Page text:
About Sights – Ilia Chavchavadze Monument in Batumi

Ilia Chavchavadze's monument in the city of Batumi

Ilia Chavchavadze is widely regarded as one of the founding fathers of modern Georgia. Revered as Pater Patriae (Father of the Fatherland) of Georgia, he spearheaded the revival of the Georgian national movement in the second half of the 19th century. A monument to Chavchavadze was erected in the city of Batumi on Georgia’s Black Sea coast … Continue reading

About History – The First Printed Book in Georgian

A portrait of Niceforo Irbachi from the travel album of Cristoforo Castelli

The first printed book in Georgian was published in Rome in 1629 by Niceforo Irbachi (Nicholas Irubakidze-Cholokashvili) (Georgian: ნიკოლოზ ჩოლოყაშვილი; ნიკოლოზ ირუბაქიძე-ჩოლოყაშვილი), a Georgian Orthodox priest, politician and diplomat. The book was a Georgian Alphabet with prayers, which was later accompanied with a Georgian – Italian dictionary. CLICK on the logo to visit GEORGIA ABOUT on Facebook and see photos … Continue reading

About Events – The 1984 Voyage of the Replica “Argo”

The "Argo" in the vicinity of the Georgian port of Poti

British explorer, historian and writer Tim Severin commissioned a replica of the Greek mythological galley “Argo” and in 1984 retraced the voyage of Jason and the Argonauts. Severin and his crew rowed and sailed from northern Greece, through the Dardanelles, across the Marmara Sea, and through the Straits of Bosphorus to the Black Sea coast … Continue reading

About Sights – Poti Lighthouse

Poti Lighthouse. Photo courtesy of the Georgian State Hydrographic Service.

The lighthouse in the port city of Poti (Georgian: ფოთი) in Georgia’s Samegrelo-Zemo Svaneti region is one of the oldest navigation facilities on the coast of the Black Sea. Made of cast iron, it was constructed in England and transported by steamship to Georgia in 1864. Ships approach Poti harbor from the north, parallel to … Continue reading

About Events – The Hundred Thousand Martyrs of Tbilisi

Narikala Castle in Tbilisi on the day of the Hundred Thousand Martyrs.

The Georgian Orthodox Church commemorates the Hundred Thousand Martyrs (Georgian: ასი ათასი მოწამე) on 13 November each year. The Martyrs were put to death by Sultan Jalal al-Din of Khwarazm for not renouncing Christianity following his capture of the Georgian capital of Tbilisi in 1226. The Metekhi Bridge is traditionally considered to have been the … Continue reading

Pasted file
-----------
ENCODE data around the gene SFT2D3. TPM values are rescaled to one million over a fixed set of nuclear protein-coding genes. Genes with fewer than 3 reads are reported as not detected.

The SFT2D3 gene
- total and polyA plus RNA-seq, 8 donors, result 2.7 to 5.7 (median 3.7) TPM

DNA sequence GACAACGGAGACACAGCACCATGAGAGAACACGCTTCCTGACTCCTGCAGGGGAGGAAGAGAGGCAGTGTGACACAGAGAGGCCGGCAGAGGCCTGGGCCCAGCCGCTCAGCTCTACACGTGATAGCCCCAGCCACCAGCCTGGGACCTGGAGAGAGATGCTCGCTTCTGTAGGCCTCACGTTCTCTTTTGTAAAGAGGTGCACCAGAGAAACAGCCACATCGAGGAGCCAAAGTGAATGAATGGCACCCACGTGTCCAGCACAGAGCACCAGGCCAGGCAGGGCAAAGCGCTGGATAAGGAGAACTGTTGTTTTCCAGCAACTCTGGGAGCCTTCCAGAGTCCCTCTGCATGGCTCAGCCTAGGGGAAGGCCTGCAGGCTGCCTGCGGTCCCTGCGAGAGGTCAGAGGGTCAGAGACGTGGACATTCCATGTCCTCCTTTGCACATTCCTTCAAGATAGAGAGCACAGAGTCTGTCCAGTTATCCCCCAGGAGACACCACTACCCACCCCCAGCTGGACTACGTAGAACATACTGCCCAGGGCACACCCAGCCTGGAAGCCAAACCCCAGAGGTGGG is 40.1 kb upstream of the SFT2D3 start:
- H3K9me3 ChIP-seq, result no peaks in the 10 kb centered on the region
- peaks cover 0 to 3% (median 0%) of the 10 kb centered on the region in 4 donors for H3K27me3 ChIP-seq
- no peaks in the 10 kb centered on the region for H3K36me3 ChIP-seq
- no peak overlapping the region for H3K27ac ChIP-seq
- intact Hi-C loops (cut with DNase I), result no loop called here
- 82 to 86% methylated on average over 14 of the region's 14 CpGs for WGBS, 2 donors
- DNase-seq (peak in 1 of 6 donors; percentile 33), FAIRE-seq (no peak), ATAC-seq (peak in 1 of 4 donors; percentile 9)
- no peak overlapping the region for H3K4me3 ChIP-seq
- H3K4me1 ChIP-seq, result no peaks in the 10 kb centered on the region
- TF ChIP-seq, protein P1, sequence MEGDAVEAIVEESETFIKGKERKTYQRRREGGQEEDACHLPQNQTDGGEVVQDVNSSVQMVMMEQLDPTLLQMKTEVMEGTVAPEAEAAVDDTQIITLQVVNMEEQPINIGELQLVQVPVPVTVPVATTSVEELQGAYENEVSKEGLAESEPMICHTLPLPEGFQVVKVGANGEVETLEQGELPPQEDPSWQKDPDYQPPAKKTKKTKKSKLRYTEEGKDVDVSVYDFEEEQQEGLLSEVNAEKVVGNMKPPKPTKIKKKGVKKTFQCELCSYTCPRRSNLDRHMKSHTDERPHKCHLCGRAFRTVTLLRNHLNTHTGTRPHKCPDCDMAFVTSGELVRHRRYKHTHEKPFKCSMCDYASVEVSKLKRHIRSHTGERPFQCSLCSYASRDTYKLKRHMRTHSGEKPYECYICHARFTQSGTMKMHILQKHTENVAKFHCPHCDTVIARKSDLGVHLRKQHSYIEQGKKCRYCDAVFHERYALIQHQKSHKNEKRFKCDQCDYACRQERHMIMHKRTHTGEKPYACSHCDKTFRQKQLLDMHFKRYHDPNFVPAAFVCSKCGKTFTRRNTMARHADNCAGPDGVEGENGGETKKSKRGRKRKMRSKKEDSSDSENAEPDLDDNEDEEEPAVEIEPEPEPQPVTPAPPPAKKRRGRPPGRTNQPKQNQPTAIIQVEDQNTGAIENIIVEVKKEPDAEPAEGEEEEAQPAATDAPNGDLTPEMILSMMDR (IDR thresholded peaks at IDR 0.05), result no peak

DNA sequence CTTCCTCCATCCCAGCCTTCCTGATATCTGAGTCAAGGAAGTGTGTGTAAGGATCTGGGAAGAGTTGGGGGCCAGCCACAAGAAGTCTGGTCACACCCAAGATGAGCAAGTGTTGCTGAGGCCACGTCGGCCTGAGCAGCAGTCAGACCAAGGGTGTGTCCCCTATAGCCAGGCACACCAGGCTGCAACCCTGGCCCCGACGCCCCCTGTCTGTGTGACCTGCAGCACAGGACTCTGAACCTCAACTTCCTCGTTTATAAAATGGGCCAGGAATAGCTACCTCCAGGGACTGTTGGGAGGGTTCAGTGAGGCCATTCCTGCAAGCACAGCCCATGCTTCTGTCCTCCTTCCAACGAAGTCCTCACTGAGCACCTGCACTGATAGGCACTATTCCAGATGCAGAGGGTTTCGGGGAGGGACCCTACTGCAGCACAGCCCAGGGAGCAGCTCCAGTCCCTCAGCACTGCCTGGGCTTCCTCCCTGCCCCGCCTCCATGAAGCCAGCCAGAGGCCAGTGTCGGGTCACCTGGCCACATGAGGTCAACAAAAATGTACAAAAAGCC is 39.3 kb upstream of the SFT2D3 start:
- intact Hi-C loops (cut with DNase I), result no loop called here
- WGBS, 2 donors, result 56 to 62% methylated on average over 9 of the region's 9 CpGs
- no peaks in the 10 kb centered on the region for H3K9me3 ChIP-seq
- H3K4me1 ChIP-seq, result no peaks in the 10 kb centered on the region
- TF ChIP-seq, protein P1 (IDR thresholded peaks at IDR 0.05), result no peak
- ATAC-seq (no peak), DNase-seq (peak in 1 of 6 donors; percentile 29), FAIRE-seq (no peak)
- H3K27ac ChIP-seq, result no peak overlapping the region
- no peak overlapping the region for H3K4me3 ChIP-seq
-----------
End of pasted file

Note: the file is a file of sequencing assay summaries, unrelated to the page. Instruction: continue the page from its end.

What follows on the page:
About Tourism – Promoting Tourism in Georgia in the 1970’s

Tourists visiting Tbilisi in 1974

During the Soviet era, Georgia was the “Riviera of the Soviet Union”, with 3 million visitors annually. Georgia appealed to tourists because of its sunny weather, its culture, wines and food, health spas, beaches and skiing. Tourism was centrally planned and the market was monopolized by Intourist, a state owned tourism agency that arranged all holiday … Continue reading

About History – Photographs of Tbilisi in 1958

Cable car in Tbilisi in 1958

In 1958, Tbilisi celebrated the 1,500th anniversary of the founding of the city by King Vakhtang I Gorgasali. To mark the occasion, an equestrian statue of Vakhtang Gorgasali was unveiled next to Metekhi Church on a cliff overlooking the Mtkvari River and the Old Town district of Tbilisi. On Sololaki hill, overlooking the city, a … Continue reading

About History – Freedom Square in Tbilisi

The St. George Statue in Freedom Square, Tbilisi. Photo by George Kvizhinadze via Wikimedia Commons.

Freedom Square (Georgian: თავისუფლების მოედანი) in the center of Tbilisi has undergone several name changes in its 200 year history. Built in the early 19th century in a neo-classical style with Moorish architectural elements, it was originally named Pashkevich-Erivanskaya Square (Georgian: ერევანსკი მოედანი) in honor of Ivan Paskevich, a Ukrainian general of the Russian Imperial … Continue reading

About Sights – Kutaisi State Historical Museum